# Implementing Comic Visualization Python We all know that the average individual responds far better to visual information than to text alone. Typically, the graphs generated by Matplotlib are quite flawless but boring. Observing these graphs is not really entertaining.

In this tutorial, we will strive to make conventional images more entertaining and humorous, using XKCD as an example.

The webcomic xkcd was established by the American author Randall Munroe in 2005. xkcd is a weekly internet comic strip that is updated weekly. It is among the most popular comic books. We will here try to paint our plots in the style of xkcd comics!

We will begin by importing the necessary libraries and then proceed to import the data into the program. Here, we load the tips dataset and output its initial five rows.

```import numpy as np
import pandas as pd
import matplotlib.pyplot as plt
import seaborn as sns

```

## Example 1 – Bar Plots

A bar graph is a graphical representation of data in which categories can be highlighted with specific forms, such as a rectangle. The length and height of the bars in the bar chart show the distribution of data within the dataset.

Also Read: Python Bar Plot – Visualize Categorical Data in Python

Using the sns.countplot function, which plots the counts of unique values in a column, we can generate a basic bar chart.

```plt.figure(facecolor="W",figsize=(10,5))
plt.title("Bar Plot - Normal")
sns.countplot(tips['sex'])
plt.show()
```

To make the plot comic, we need to add the plt.xkcd method before the entire code.

## Example 2: Box Plot

Boxplots are a measurement of the data set’s data distribution. It separates the data set into quartiles. This graph depicts the data set’s minimum, maximum, median, first quartile, and third quartile.

Also Read: Boxplots: Everything you need to know

Using the code below, we can generate a boxplot using the sns.boxplot function.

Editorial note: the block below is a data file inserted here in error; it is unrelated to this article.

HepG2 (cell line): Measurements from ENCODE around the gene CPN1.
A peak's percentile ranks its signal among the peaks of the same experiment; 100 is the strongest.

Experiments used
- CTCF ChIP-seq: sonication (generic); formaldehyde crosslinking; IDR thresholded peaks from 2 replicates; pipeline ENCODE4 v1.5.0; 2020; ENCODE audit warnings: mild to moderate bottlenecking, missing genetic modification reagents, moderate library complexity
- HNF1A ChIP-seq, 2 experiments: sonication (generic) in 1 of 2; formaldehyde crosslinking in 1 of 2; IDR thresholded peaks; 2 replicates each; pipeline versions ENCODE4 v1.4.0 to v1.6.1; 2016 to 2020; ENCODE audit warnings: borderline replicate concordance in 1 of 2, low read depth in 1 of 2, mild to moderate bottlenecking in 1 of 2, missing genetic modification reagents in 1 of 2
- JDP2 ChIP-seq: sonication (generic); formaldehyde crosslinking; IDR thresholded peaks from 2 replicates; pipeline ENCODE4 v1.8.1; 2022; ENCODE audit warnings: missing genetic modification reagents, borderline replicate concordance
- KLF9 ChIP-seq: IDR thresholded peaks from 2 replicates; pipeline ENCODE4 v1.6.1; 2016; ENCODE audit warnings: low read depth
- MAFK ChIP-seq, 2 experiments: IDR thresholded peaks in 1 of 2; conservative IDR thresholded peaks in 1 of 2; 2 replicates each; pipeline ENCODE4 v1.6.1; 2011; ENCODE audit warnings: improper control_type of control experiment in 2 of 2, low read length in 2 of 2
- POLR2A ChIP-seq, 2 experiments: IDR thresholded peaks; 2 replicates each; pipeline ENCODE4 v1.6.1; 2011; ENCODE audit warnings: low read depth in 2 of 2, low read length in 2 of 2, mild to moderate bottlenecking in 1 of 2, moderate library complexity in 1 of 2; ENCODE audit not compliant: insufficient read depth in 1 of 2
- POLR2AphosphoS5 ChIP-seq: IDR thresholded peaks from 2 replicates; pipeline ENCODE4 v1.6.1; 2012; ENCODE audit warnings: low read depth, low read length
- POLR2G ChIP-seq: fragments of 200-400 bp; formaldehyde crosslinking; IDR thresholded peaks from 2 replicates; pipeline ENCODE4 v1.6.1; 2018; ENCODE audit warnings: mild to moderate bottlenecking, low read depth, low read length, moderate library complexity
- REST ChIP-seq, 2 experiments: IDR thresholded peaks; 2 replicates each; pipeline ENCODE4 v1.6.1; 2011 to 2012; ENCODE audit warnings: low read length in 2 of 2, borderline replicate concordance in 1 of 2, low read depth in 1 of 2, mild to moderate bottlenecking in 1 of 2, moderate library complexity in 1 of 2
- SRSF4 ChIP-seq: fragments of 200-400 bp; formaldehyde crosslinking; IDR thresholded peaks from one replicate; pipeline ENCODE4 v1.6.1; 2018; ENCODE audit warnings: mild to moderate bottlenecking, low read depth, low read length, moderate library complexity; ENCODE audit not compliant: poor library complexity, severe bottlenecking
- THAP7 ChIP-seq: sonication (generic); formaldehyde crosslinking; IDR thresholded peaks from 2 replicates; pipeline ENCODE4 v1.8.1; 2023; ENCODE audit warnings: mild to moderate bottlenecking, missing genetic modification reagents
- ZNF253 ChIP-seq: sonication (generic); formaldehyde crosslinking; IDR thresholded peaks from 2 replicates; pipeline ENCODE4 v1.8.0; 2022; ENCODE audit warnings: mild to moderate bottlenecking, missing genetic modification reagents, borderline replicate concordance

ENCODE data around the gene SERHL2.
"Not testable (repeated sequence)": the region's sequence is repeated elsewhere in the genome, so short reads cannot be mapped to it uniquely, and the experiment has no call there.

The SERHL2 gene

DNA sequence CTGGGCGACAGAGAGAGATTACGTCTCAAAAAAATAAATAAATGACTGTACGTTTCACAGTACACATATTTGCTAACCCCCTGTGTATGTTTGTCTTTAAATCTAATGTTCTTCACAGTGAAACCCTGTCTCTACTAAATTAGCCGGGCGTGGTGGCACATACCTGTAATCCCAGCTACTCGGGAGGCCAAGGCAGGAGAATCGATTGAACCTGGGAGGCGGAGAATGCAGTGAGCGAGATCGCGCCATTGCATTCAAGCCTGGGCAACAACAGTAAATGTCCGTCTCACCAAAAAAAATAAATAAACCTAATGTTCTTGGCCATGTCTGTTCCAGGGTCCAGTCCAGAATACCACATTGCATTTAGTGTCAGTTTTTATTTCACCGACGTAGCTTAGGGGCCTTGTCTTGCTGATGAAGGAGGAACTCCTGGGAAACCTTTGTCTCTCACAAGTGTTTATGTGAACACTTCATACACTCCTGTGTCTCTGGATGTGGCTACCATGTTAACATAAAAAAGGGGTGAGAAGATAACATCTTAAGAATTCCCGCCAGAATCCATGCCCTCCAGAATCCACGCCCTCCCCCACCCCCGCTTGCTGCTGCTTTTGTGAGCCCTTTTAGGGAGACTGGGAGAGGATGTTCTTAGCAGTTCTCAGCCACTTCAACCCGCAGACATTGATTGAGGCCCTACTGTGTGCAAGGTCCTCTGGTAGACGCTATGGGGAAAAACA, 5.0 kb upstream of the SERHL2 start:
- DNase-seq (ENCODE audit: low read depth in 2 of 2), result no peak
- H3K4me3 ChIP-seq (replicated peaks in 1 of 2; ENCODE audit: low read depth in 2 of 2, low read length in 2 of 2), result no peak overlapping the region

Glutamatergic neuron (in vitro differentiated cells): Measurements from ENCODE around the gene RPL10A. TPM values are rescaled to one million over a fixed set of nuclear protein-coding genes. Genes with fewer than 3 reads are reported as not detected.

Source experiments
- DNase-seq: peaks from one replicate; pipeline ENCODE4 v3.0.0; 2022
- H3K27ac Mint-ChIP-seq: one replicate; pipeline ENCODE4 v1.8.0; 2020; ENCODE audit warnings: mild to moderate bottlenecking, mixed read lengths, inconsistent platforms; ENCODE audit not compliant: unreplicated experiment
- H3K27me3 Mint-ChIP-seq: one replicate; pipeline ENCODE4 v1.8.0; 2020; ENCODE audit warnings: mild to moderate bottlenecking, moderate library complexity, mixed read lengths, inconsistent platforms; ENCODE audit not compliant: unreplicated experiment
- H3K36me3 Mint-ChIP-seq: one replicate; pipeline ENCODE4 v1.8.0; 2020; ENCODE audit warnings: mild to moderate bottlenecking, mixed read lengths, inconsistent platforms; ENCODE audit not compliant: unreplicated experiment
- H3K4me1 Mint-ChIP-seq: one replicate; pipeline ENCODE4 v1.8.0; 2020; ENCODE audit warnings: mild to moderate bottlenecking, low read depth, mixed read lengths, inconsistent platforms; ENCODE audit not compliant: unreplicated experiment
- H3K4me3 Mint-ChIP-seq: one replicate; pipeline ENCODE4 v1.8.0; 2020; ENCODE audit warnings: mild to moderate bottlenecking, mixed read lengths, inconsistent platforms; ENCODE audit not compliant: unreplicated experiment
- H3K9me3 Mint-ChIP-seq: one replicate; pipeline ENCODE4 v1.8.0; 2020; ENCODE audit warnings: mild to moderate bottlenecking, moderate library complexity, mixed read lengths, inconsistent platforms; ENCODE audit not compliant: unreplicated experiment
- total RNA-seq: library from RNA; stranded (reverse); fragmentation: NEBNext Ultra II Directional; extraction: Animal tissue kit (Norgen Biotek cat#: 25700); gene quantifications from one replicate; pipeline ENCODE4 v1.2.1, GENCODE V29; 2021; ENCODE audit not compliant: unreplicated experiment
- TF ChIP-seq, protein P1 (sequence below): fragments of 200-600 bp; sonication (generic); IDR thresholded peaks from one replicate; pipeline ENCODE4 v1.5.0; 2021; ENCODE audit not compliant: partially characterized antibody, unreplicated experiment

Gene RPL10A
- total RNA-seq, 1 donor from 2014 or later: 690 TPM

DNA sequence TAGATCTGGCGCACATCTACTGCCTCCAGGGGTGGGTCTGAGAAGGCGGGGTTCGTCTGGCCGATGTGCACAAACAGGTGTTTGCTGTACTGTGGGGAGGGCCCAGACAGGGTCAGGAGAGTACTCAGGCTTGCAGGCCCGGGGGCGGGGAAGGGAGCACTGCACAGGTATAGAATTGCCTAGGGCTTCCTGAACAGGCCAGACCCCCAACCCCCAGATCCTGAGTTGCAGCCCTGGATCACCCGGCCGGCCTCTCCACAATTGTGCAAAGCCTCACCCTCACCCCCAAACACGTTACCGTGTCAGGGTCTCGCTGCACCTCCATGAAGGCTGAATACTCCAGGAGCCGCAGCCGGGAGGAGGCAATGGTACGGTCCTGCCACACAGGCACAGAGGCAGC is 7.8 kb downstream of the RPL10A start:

```plt.figure(facecolor="W",figsize=(10,5))
plt.title("BoxPlot - Normal")
sns.boxplot(x = "day", y = "total_bill", hue = "sex", data = tips);
plt.show()
```

To make a plot comic, we need to add the plt.xkcd method before the entire code.

```plt.xkcd()
plt.figure(facecolor="W",figsize=(10,5))
plt.title("BoxPlot - Comic")
sns.boxplot(x = "day", y = "total_bill", hue = "sex", data = tips);
plt.show()
```

## Example 3 – Sine Wave

In this example, we will generate the values for a sine wave plot by utilizing the linspace and sin functions, as seen in the code below.

```plt.figure(facecolor="W",figsize=(10,5))
plt.plot(np.sin(np.linspace(0, 10)))
plt.title('A simple Sine Wave - Normal')
plt.show()
```

To make a plot comic, we need to add the plt.xkcd method before the entire code.

```plt.xkcd()
plt.figure(facecolor="W",figsize=(10,5))
plt.plot(np.sin(np.linspace(0, 10)))
plt.title('A simple Sine Wave - Comic')
plt.show()
```

## Example 4 – Pie Chart

Matplotlib’s pie() function supports pie charts. The plt.pie() method can be used to generate a plot. The following code generates a pie chart:

```labels = 'Python', 'C++', 'Ruby', 'Java'
sizes = [215, 130, 245, 210]
colors = ['gold', 'yellowgreen', 'lightcoral', 'lightskyblue']
explode = (0.1, 0, 0, 0)
plt.figure(facecolor="W",figsize=(10,5))
plt.pie(sizes, explode=explode, labels=labels, colors=colors,autopct='%1.1f%%')
plt.axis('equal')
plt.title("Pie Chart - Normal")
plt.show()
```

To make plot comic, we need to add the plt.xkcd method before the entire code.

```labels = 'Python', 'C++', 'Ruby', 'Java'
sizes = [215, 130, 245, 210]
colors = ['gold', 'yellowgreen', 'lightcoral', 'lightskyblue']
explode = (0.1, 0, 0, 0)
plt.xkcd()
plt.figure(facecolor="W",figsize=(10,5))
plt.pie(sizes, explode=explode, labels=labels, colors=colors,autopct='%1.1f%%')
plt.axis('equal')
plt.title("Pie Chart - Comic")
plt.show()
```